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Sunday, April 26, 2015

Rebutting the misleading Examiner.com article on Rand Paul, Medicare, Social Security, and tax cuts

It's the article that doesn't die.

In 2010, Ryan Witt of Examiner.com published the following article: Rand Paul concedes he will cut Medicare and Social Security to pay for tax cuts

To this day I see it popping up ever now and then on the web, and the headline generates the fury of even alleged conservatives in Rand Paul's directions.

But let's take a step back for a moment. The article is basing its claims on an interview that is not embedded within at this point, if it ever was. So we are taking the author's word for it.

First, we need to address the subject of the Bush tax cuts. The Bush tax cuts (passed between 2001 and 2006) were essential for growing the economy in the Bush years. They have been extended continuously since they were first set to expire in 2010.

Most Republicans, and even some Democrats, support making those tax policy changes permanent. They benefit the economy. And if taken away, the economy would suffer severe consequences. Even with the Bush tax cuts in place, the United States is still at a competitive disadvantage with the rest of the world from a tax policy perspective.

Now, many assume that the Bush tax cuts must be paid for with spending cuts. That is simply not the case. Every dollar left in the private sector is a dollar better spent. Dollars left in the private sector allow for economic growth, and economic growth leads to greater tax revenues. If the Bush tax cuts were taken away, the economy would take a hit, and so would the federal budget. Kennedy and Reagan understood this principle when they proposed their historic tax reductions.

Second, we need to address the subject of entitlement reform. The greatest drivers of our debt are the entitlement programs. There is simply no way around it. Every Republican supports reforming entitlements because to not do so means terrible things for seniors.

Entitlement reforms, like all government programs, have structural problems. Medicare and Social Security are costing more money on an exponential basis. As our deficit and debt continue to grow, the more we must tax, borrow, and spend. All of those actions take from the private sector and weaken our economy.And as our interest payments on the debt continue to increase, that means less money can be devoted to programs benefiting seniors in the future.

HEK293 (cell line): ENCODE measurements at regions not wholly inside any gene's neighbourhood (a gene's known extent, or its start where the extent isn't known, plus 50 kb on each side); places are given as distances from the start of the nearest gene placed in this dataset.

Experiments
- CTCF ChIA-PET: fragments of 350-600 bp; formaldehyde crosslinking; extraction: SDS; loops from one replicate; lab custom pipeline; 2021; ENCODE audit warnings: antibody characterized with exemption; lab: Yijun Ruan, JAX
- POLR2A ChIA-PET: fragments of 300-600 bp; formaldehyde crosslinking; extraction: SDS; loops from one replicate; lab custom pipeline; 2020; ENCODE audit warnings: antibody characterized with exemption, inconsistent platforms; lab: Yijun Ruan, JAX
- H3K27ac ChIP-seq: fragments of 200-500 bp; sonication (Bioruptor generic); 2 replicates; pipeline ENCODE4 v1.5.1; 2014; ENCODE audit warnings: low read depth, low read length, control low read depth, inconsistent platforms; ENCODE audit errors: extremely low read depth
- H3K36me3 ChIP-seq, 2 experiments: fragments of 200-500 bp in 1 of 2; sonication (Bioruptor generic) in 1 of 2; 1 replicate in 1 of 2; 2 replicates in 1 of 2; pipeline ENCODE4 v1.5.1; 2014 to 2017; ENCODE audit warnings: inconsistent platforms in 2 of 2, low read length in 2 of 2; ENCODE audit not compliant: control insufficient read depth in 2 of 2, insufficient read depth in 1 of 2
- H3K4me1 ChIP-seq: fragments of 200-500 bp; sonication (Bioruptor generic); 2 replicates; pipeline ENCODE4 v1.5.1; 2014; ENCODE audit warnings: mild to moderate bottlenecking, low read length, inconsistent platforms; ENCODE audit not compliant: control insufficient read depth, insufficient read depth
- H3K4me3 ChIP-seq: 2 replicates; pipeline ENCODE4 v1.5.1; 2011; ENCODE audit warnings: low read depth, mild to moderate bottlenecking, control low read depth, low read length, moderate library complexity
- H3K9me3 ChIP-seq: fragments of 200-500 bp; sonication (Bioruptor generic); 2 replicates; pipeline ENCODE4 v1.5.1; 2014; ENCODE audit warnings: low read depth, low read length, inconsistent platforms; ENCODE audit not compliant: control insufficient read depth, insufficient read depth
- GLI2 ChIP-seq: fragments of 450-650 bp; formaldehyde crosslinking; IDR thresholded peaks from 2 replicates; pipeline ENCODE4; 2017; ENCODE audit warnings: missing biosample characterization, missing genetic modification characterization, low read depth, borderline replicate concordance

So, it is imperative that we reform our entitlement programs. Here is what that does not mean: It does not mean cutting benefits from seniors currently dependent on those programs. It does not mean cutting benefits from the poor and hungry. It does not mean pushing grandma off the cliff.

It means things such as means testing, so that the very wealthy do not receive benefits they do not need. It means that as we live longer and longer, future generations will have to work a little longer before they can draw benefits. It means targeting fraud, waste, and abuse. It also means encouraging younger people to invest in private means of investment, where the returns are higher and their money benefit the economy, rather than hurts it.

You can read Paul's specific plans for Social Security and Medicare, HERE and HERE.

No senior has any reason to oppose what Republicans like Rand Paul are opposing. Their proposals do not hurt seniors, but they do help younger generations.

Misleading articles like the one posted by Examiner.com are plaguing our political process, and that is why this rebuttal was written.

1 comment:

  1. "Now, many assume that the Bush tax cuts must be paid for with spending cuts. That is simply not the case. Every dollar left in the private sector is a dollar better spent. Dollars left in the private sector allow for economic growth, and economic growth leads to greater tax revenues. If the Bush tax cuts were taken away, the economy would take a hit, and so would the federal budget. Kennedy and Reagan understood this principle when they proposed their historic tax reductions."

    It is all about the resources, human or other. If the private sector gets a hand on more than there is a positive effect and resources will be used better. But if taxes are cut and the government increases it's spending as it usually does, you just have more money in the private hand chasing goods and more money in from the government chasing these same goods and the balance will not be changed the least, no resources will be used any better and no economic growth is going to result.

    What has to reduced is the governments share of all things, fat government has to be put on a diet. Otherwise the tax cuts will simply be offset by more government debt, because that is the most convenient way to handle things for government and politicians. To actually reduce the government share would be painful for them.

    Government employees want to get raises at least as high as inflation every year, bureaucracy grows, it hires more people, not less. Some tax cuts alone will not cut it.

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